The training program "Justice Journalism" in Ukraine continues
In late autumn the situation finally allowed to start training in court reporting for the third group of journalists, and at the end of not easy 2020 the two sessions took place in an intensive pace and in a hybrid mode, combining live and online communication.
Online from Paris, Franck Petit (Justiceinfo.net) spoke about the genre, principles and golden rules of judicial reporting, and Timothée Boutry (the daily newspaper Le Parisien) simply and sincerely presented this genre as art and shared his work practices with litigants, victims, police and "own sources". There was also a discussion about maintaining a balance of "hard and soft information", i.e. accurate facts and human history, to create really interesting and lively publications.
Serhii Andrushko (Radio Svoboda) and Iryna Salii (Sud Reporter), in their turn, highlighted the challenges and issues that journalists face, began working with terminology and understanding of the stages of criminal proceedings, shared practical experience and advice that participants will definitely need while preparing their own materials.
“It seems as if you knew a lot about justice journalism, but you come to the training and realize that you knew a small percentage”, the participant Daryna Kolomiiets says. “I really enjoyed when the coaches talked about the problems and obstacles they encountered during the work and how they came out of them. For example, when Iryna Salii shared a story how she could not get a comment from a person for a long time, and then she just came to the meeting where that person was a witness and wrote down her words. But what I like most is how we are taught to deal with laws and to look for topics. In my opinion, these are some of the basic skills that a journalist must master”.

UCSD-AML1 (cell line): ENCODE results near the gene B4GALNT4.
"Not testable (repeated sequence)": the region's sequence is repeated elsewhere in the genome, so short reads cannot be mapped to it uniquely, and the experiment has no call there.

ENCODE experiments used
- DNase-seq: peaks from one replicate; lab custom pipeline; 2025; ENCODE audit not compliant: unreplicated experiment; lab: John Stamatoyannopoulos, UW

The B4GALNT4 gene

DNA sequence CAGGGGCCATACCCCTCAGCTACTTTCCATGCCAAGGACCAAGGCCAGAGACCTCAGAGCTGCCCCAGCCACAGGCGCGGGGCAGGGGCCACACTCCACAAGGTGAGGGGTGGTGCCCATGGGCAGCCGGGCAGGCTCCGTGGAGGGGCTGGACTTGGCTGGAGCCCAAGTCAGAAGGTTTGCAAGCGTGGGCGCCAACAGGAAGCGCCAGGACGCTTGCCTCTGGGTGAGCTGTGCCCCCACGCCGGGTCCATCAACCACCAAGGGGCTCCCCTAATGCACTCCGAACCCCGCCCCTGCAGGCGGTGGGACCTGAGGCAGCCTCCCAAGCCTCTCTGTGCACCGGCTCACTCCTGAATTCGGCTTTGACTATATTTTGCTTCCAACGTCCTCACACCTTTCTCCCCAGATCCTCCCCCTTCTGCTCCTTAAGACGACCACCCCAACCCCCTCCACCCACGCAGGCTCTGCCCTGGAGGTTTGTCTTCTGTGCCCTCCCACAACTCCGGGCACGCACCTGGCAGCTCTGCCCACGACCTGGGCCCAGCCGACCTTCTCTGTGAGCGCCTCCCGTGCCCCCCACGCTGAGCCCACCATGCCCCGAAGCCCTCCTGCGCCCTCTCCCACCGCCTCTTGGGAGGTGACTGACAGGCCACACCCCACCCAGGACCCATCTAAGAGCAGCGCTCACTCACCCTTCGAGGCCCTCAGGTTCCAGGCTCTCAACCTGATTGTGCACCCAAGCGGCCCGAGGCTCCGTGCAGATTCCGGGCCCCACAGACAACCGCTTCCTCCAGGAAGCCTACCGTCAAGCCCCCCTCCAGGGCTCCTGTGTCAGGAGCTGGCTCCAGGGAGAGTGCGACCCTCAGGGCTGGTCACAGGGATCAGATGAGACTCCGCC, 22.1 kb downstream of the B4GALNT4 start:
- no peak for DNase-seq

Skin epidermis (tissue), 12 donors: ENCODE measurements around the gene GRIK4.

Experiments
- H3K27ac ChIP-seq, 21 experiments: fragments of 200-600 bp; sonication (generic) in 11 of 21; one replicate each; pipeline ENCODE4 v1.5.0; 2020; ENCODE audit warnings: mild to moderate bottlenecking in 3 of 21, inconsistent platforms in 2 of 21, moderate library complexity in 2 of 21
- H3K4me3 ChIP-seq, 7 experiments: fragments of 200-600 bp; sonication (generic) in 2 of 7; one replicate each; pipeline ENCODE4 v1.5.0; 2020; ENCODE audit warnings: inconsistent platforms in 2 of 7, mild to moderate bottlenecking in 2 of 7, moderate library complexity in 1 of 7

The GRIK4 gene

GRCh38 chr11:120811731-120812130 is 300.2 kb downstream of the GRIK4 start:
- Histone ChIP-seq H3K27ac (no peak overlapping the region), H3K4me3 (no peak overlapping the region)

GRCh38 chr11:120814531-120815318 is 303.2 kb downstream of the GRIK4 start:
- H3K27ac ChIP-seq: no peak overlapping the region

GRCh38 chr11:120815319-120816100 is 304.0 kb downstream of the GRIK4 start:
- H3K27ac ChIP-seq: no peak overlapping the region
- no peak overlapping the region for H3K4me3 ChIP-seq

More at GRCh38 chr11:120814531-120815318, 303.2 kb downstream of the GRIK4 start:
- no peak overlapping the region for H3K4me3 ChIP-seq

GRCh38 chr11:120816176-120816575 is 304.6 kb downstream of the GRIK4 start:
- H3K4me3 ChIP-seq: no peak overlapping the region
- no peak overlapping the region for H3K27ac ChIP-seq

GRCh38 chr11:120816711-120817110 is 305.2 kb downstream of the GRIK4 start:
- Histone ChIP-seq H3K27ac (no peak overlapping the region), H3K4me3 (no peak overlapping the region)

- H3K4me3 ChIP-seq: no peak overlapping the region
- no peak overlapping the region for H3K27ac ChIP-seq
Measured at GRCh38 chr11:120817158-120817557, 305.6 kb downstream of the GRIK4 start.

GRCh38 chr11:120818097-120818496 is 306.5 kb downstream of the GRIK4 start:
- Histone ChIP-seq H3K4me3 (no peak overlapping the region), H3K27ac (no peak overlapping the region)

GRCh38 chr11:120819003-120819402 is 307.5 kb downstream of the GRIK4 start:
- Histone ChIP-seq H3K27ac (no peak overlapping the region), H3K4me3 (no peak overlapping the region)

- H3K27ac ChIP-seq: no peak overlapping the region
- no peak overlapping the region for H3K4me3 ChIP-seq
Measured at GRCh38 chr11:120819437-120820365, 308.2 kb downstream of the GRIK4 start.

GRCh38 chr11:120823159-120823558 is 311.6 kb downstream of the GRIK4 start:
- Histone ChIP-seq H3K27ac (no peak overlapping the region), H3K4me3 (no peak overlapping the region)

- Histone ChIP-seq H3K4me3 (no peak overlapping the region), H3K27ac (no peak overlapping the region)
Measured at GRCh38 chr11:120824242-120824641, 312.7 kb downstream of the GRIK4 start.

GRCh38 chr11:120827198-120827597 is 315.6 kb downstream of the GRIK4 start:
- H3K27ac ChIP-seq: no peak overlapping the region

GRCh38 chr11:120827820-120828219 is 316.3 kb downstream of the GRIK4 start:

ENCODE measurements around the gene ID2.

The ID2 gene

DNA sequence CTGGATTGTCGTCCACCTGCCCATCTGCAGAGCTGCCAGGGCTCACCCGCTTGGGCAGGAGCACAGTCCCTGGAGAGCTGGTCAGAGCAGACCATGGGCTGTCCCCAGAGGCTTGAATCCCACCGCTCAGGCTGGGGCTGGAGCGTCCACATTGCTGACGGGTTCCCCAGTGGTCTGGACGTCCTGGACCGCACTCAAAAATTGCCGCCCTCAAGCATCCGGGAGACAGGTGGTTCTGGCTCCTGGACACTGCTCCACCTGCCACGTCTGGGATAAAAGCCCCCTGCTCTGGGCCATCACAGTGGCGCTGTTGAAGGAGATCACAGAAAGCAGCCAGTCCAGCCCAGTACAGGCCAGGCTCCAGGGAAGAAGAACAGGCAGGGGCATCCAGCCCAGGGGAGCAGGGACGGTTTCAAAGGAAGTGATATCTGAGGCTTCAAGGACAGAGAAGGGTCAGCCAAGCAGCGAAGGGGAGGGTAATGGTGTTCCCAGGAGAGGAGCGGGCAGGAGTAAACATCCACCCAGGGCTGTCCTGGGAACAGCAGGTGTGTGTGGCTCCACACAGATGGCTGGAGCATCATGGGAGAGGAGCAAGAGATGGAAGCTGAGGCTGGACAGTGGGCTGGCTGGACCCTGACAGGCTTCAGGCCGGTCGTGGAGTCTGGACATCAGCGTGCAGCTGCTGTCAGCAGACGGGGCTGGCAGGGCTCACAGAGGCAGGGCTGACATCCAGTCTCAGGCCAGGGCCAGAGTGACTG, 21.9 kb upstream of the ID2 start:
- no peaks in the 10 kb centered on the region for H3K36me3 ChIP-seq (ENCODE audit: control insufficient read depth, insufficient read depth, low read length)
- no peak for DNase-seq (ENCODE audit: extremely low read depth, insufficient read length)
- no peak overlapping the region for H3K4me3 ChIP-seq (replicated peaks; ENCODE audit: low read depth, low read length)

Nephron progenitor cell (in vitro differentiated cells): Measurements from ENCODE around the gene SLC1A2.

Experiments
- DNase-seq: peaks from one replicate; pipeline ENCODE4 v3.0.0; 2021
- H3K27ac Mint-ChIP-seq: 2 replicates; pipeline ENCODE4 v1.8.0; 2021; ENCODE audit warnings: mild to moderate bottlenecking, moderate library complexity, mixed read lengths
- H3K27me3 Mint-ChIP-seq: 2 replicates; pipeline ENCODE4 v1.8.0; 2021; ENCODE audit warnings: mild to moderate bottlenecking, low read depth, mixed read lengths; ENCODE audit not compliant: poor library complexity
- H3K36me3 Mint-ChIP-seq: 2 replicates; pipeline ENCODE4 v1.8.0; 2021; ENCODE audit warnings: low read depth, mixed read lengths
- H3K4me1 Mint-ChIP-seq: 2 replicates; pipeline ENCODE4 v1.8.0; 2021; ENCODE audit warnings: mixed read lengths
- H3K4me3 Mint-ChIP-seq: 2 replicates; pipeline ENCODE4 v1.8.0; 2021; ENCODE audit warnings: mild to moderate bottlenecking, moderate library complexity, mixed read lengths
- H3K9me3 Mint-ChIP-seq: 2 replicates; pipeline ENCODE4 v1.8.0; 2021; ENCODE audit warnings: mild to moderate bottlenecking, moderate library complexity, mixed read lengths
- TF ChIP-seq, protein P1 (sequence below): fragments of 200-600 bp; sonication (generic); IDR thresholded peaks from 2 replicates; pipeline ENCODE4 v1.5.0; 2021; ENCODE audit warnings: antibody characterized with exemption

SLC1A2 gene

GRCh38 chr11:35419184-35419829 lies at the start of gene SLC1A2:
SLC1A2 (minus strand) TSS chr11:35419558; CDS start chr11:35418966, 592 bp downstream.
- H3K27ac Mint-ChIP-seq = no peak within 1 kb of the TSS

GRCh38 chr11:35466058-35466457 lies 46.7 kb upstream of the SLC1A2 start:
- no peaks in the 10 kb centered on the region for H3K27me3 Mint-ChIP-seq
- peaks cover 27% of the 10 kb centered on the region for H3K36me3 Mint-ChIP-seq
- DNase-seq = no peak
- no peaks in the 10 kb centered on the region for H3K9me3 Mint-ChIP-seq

“Just being a good journalist is not enough”
During the second session Thierry Cruvellier (Justiceinfo.net) opened up the issue of war crimes justice and international tribunals as well as transitional justice that becomes more and more actual topic for Ukraine which has the wounds concerning Maidan revolution, occupation in Crimea and Donbas. Oksana Maksimeniuk joined the event and shared many details and advice on media law and court reporting, being a Ukrainian lawyer and knowing the judicial system from inside.
Iryna Salii underlines: “According to my observations, participants from the regions are not inferior to colleagues from Kyiv. On the contrary, they can prove themselves a lot more. This time, when selecting candidates, I preferred those who had experience working with the courts, at least minimal. Just being a good journalist is not enough. It's not that a good journalist just wants to work in the genre of court chronicles. And that he/she generally understands what it is and how it differs from today's popular investigations or social reports. It seems to me that the approach has paid off and we have managed to attract participants who can do exactly what is expected of them”.
t is very gratifying that most journalists represent the regions of Ukraine, which means that the knowledge gained through the program "Justice Journalism" will be applied in different parts of the country, and society will learn more interesting from the courtrooms not only in the capital, but also about the judiciary and its impact on the lives of ordinary citizens.